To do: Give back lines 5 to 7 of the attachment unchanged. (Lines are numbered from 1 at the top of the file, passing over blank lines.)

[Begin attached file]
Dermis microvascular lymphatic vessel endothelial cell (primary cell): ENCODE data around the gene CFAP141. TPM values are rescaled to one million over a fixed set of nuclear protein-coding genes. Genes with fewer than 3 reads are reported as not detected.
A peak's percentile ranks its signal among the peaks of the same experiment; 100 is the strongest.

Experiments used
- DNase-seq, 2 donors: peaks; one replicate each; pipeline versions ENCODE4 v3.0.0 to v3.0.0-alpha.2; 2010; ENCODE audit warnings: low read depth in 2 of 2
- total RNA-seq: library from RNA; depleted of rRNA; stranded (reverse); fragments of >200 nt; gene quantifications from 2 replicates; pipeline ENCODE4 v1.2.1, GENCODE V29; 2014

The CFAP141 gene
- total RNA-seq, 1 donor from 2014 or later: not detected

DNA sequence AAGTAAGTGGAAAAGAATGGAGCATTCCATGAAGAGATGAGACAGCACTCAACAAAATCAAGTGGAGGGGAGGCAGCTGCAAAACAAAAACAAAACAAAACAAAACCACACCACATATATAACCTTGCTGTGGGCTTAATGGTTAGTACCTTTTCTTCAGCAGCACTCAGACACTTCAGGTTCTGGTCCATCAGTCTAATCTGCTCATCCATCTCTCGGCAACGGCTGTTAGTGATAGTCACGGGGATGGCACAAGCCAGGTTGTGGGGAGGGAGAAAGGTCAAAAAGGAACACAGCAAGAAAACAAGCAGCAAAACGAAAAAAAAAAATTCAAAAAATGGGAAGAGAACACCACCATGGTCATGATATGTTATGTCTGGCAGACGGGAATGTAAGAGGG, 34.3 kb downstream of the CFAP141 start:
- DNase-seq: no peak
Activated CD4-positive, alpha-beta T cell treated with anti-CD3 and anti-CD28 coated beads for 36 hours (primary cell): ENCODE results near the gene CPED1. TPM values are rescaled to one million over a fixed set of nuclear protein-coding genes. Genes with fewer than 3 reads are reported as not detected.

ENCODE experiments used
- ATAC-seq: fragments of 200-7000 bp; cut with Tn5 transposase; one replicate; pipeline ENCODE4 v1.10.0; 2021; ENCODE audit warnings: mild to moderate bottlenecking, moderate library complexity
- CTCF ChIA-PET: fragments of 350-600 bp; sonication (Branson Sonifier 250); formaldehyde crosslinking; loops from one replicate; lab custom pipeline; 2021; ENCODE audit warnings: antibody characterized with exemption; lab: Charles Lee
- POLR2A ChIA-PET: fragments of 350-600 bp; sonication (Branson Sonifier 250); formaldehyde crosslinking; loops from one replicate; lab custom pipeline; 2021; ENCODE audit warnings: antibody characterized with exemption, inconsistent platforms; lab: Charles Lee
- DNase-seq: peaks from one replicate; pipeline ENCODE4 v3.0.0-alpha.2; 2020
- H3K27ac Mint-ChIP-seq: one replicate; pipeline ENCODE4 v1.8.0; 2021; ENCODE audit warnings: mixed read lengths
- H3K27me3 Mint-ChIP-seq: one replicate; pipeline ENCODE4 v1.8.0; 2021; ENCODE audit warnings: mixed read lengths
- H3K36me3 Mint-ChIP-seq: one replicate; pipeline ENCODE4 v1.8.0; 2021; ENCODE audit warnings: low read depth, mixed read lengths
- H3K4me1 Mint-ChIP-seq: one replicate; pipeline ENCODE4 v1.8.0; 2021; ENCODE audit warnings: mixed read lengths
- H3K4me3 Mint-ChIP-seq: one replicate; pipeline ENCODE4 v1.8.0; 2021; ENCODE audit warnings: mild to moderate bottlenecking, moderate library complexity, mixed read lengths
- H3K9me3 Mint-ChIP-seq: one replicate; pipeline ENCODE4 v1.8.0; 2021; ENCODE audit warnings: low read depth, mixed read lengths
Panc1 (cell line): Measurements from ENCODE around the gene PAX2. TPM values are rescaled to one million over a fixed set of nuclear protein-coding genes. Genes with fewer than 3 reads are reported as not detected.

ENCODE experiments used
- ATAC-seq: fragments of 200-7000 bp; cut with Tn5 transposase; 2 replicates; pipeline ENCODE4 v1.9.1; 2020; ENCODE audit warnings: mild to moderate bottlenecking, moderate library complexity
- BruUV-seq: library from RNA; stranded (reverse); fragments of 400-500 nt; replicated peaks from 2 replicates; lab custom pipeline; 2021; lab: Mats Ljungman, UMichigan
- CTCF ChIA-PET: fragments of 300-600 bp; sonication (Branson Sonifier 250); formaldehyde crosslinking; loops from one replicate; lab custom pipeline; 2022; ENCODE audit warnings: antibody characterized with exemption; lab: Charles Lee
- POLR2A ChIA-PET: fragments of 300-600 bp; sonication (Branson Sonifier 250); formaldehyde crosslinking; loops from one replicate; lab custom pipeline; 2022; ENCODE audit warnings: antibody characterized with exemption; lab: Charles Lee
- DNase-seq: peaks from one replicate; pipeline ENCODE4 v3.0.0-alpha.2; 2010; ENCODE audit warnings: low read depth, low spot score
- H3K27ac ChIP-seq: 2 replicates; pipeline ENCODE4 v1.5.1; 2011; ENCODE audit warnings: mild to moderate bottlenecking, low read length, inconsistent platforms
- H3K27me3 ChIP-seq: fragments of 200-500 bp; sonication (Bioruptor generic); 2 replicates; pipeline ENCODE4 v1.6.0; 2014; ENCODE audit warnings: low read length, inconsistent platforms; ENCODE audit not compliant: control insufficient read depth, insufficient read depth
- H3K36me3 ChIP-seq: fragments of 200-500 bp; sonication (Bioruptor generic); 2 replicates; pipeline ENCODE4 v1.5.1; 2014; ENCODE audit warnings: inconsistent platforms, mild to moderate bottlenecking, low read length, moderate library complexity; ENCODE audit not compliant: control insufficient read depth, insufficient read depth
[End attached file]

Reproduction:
- total RNA-seq: library from RNA; depleted of rRNA; stranded (reverse); fragments of >200 nt; gene quantifications from 2 replicates; pipeline ENCODE4 v1.2.1, GENCODE V29; 2014

The CFAP141 gene
- total RNA-seq, 1 donor from 2014 or later: not detected